Recently, there have been articles in the media that talk about a purportedly “new” and “secure” way to deliver tax free executive retirement income and a tax free death benefit. This supposedly superior solution to credit union executive retirement needs suggest that everybody wins. However, the old adage “If it looks too good to be true, it probably is” holds here. These kinds of programs are neither new nor secure and require a closer look.
These programs are essentially collateral assignment split-dollar plans. The mechanics appear to be relatively straight-forward. A life insurance policy is purchased, with the executive as the owner of the life insurance contract. The credit union makes a loan or loans to the executive to pay the premiums. The executive assigns a portion of the policy cash value and/or death benefit to the credit union to pay back the cumulative premiums loaned by the credit union. Loans may be repaid either at retirement, at death or some combination of both.
The structure of CASD requires that the arrangement be in place for a very long time in order to deliver the expected benefits. It is important that credit union boards look at all of the what-ifs. A CASD proposal can be manipulated to represent very favorable–and sometimes unrealistic–results by utilizing aggressive dividend or earnings assumptions. The cash value ultimately available for retirement benefits via policy loans and withdrawals will be based on the actual policy performance over time, not on the initial assumptions.
The long-term performance of the insurance contract can be difficult to accurately project, and actual results that do not keep pace with assumptions result in lower than expected retirement benefits or a policy lapse, in which case the executive ends up without the expected post-retirement income and death benefit.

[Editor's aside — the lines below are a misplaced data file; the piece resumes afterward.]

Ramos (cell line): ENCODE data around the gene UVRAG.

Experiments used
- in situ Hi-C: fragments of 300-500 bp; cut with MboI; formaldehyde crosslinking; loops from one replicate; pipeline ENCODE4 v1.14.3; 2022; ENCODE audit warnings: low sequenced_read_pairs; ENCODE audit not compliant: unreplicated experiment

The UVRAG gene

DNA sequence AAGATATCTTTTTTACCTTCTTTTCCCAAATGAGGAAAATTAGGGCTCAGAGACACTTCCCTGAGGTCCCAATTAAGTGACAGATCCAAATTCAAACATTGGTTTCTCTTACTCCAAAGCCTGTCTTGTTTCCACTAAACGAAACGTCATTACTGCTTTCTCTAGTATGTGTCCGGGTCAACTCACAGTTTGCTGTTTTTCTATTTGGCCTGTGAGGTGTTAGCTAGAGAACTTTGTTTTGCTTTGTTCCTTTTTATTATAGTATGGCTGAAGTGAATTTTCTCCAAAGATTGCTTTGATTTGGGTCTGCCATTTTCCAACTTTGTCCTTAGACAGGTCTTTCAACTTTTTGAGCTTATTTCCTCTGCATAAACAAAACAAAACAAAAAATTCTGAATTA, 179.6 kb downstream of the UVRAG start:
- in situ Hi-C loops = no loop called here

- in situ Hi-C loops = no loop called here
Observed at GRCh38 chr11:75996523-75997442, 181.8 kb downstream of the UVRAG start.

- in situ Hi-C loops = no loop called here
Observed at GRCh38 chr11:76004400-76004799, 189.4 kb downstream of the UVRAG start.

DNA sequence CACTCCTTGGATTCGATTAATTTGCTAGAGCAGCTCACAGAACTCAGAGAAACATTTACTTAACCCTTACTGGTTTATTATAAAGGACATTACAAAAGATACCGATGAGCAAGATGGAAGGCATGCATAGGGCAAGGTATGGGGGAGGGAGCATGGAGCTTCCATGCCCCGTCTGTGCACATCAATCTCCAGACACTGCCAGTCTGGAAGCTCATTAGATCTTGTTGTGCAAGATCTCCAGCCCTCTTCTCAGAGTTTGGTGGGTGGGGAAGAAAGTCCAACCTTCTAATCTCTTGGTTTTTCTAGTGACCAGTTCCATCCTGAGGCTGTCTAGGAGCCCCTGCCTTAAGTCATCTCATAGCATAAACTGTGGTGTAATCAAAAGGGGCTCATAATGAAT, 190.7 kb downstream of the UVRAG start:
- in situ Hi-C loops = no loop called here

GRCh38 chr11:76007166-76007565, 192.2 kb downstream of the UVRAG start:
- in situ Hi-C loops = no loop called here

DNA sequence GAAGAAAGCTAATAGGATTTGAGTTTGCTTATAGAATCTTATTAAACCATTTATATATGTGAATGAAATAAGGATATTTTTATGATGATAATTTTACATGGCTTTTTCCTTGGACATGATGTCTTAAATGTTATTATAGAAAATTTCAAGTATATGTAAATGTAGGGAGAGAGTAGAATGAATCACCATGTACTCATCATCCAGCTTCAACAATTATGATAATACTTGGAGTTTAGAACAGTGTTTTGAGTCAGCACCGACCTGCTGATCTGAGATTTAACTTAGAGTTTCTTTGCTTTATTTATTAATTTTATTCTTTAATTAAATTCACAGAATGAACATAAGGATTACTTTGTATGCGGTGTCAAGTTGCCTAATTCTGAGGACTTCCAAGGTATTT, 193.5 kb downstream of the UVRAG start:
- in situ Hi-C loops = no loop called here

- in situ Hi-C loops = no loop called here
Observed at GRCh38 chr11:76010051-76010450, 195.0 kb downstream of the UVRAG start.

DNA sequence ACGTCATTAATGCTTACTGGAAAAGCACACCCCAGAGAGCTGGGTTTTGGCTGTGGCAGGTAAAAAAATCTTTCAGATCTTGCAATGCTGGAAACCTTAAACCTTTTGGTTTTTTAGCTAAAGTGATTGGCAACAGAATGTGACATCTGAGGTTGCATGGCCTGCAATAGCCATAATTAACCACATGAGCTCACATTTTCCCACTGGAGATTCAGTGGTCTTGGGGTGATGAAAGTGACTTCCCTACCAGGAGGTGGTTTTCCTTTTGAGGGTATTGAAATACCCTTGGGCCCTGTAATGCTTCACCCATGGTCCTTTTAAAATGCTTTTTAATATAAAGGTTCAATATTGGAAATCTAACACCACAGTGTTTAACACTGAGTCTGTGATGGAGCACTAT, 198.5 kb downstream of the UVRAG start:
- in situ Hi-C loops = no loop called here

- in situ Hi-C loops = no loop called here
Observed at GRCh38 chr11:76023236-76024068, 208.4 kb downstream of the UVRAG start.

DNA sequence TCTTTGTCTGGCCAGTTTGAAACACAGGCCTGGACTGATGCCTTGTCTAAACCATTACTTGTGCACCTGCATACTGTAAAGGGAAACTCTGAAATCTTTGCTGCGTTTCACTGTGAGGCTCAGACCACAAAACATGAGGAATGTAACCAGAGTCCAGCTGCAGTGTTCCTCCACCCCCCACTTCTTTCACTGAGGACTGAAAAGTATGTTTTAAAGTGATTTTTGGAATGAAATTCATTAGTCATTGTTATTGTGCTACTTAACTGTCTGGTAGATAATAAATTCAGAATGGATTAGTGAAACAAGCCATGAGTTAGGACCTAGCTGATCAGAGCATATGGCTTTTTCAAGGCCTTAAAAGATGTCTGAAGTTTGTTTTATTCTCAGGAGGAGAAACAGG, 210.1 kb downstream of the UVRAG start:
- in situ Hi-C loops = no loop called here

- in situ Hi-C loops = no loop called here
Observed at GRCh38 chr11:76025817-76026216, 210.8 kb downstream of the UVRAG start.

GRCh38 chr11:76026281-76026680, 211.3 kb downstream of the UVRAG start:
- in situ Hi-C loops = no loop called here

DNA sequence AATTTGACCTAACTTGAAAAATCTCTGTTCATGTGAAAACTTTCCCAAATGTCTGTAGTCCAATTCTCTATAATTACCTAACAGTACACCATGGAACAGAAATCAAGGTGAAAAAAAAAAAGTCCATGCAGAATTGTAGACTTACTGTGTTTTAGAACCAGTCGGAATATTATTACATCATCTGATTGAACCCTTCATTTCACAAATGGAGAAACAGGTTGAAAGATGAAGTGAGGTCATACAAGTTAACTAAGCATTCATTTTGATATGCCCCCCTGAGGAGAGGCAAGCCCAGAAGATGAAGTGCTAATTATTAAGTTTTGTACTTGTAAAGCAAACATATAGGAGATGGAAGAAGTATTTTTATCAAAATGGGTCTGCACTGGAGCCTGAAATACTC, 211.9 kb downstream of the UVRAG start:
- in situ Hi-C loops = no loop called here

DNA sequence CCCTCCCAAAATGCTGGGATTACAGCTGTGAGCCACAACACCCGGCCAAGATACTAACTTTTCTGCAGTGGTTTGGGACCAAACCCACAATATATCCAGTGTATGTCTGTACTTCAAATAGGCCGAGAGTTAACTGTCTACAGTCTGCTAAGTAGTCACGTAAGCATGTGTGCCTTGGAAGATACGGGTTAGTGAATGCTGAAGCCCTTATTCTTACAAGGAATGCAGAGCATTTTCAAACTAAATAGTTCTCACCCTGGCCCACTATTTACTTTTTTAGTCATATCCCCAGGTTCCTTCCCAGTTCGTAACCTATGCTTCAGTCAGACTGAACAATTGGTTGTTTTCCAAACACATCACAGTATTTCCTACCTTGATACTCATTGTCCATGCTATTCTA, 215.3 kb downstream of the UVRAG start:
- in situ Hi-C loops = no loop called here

IRS treatment of CASD policies further complicates the purported simplicity of the arrangement. Premium payments become real loans, subject to loan interest at a market rate. There is the risk to the executive if the IRS deems the life insurance policy to be insufficient collateral to satisfy the debt. Under IRS regulations, taxes and penalties can result if there is not a reasonable expectation that the credit union will be repaid the full amount of premiums (loans) based on the ”collateral” (cash value in the policy). If the loan is deemed forgiven, the entire amount of the loan is taxable to the borrower (executive).
Another significant risk of CASD relates to the impact of an early termination of the arrangement. Cash values in a typical CASD arrangement rarely exceed cumulative premiums until the policy has been in force for 10 or more years. In the event of a termination of the insurance contract in the early years, the credit union may be forced to forgive the cumulative premium loan or to take ownership of the policy if cash values are not adequate for full repayment of the loan. In these events, the full amount of any forgiven loan is immediate taxable income to the executive–with nothing to show for it. This makes it very difficult to terminate CASD arrangements during the early years without significant tax liability to the executive and a corresponding loss to the credit union of the amount of the unpaid loan.
Beyond the above considerations, it is imperative that credit unions contemplate the accounting impact of any CASD arrangement that is intended to continue into the executive’s retirement. FASB accounting standards describe a liability to the employer if it “has agreed to maintain a life insurance policy during the employee’s retirement or provide the employee with a death benefit based on substantive agreement with the employee.” If the credit union has a stated or implied commitment to continue to provide loans to an executive to cover premium payments after the executive is no longer employed by the credit union, the credit union must recognize the estimated cost of maintaining the insurance policy into the executive’s retirement as a current liability.
One must question why CASD is rarely used in other economic sectors, but widely promoted in the credit union movement. The bottom line is that a once prevalent tool has significant risk factors that are not being appropriately considered by credit union decision makers, perhaps because they are not adequately disclosed. Proceed with caution and be aware of all potential scenarios before moving forward to implement a collateral assignment split-dollar arrangement.
Suzanne Meyer is technical adviser at Executive Compensation Solutions.
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